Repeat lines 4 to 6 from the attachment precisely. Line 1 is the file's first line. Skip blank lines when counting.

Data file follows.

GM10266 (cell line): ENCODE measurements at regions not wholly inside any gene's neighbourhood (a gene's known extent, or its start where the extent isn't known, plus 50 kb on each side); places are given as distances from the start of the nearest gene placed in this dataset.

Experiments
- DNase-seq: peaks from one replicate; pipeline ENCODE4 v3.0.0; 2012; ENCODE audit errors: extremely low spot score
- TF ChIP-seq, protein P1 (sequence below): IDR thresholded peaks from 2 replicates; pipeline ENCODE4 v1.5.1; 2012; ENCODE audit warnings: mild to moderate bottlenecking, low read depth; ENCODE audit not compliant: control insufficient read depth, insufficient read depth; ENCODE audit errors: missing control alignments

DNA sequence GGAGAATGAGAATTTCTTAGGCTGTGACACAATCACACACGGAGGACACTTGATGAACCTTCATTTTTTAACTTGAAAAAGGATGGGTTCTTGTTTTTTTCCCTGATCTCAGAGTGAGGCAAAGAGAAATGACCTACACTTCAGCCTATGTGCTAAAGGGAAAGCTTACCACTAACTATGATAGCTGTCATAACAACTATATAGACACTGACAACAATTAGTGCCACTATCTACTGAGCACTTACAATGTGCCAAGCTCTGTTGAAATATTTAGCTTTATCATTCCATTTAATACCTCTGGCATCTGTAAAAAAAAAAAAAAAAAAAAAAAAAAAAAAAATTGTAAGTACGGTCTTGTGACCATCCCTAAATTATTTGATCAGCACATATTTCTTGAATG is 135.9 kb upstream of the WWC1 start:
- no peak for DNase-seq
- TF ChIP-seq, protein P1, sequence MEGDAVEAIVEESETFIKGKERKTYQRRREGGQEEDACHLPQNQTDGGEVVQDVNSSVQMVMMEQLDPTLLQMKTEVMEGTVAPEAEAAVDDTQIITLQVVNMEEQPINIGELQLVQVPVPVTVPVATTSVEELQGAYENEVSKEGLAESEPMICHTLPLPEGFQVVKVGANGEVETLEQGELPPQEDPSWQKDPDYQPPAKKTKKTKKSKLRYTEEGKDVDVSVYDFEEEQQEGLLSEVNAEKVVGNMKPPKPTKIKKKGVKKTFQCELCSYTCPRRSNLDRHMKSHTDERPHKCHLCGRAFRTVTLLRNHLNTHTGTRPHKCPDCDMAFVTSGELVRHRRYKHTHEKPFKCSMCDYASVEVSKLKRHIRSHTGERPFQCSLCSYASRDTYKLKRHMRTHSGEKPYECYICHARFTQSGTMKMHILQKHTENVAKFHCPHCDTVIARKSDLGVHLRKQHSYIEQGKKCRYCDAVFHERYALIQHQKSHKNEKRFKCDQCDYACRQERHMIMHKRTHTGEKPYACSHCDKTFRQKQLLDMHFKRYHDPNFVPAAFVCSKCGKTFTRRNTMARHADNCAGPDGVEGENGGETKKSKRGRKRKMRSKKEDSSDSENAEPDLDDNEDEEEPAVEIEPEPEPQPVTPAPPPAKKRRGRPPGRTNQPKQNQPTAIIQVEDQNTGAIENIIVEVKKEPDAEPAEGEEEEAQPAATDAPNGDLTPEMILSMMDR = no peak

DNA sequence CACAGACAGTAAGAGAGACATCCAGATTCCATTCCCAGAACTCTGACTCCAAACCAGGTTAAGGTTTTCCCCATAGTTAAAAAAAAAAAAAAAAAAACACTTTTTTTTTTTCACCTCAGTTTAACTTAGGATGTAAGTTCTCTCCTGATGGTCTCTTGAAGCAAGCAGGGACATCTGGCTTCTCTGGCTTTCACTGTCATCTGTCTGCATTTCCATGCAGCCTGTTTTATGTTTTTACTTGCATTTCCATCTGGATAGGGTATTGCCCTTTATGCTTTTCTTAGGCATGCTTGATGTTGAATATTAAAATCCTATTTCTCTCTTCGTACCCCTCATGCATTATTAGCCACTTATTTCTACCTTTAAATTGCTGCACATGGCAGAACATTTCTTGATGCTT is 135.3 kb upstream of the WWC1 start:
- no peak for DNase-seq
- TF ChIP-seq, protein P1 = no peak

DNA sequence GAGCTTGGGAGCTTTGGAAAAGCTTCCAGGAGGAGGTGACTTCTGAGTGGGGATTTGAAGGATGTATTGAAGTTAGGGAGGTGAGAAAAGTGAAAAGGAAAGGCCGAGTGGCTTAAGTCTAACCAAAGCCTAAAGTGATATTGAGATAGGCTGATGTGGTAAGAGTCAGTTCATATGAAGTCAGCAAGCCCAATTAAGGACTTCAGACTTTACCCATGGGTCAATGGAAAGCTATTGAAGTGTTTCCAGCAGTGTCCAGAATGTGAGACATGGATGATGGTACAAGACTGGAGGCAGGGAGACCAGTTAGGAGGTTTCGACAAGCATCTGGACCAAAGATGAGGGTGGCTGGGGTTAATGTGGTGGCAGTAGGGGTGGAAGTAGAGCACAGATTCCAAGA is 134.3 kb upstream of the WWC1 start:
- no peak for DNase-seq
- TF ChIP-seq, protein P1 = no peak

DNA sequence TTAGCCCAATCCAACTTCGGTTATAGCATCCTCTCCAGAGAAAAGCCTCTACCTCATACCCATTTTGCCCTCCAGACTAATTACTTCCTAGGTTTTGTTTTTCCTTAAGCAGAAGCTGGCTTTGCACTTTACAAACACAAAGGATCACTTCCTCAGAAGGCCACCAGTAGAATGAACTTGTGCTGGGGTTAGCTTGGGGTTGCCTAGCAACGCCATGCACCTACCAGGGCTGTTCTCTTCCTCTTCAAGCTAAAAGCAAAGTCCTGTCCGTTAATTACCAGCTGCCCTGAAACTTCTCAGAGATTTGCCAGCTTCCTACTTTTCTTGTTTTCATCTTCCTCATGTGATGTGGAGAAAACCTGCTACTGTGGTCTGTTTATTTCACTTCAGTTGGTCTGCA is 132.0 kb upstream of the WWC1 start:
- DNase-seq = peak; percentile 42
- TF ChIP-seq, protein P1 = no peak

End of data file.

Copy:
- TF ChIP-seq, protein P1 (sequence below): IDR thresholded peaks from 2 replicates; pipeline ENCODE4 v1.5.1; 2012; ENCODE audit warnings: mild to moderate bottlenecking, low read depth; ENCODE audit not compliant: control insufficient read depth, insufficient read depth; ENCODE audit errors: missing control alignments

DNA sequence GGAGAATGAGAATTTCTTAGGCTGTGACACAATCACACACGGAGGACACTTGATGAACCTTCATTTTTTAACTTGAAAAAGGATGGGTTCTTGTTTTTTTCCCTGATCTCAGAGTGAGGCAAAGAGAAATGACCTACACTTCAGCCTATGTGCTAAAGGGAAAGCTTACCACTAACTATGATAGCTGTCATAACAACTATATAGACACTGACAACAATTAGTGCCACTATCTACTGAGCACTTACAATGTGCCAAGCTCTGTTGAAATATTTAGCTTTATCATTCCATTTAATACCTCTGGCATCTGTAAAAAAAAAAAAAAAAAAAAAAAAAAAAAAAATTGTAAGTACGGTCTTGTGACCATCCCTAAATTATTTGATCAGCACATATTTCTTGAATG is 135.9 kb upstream of the WWC1 start:
- no peak for DNase-seq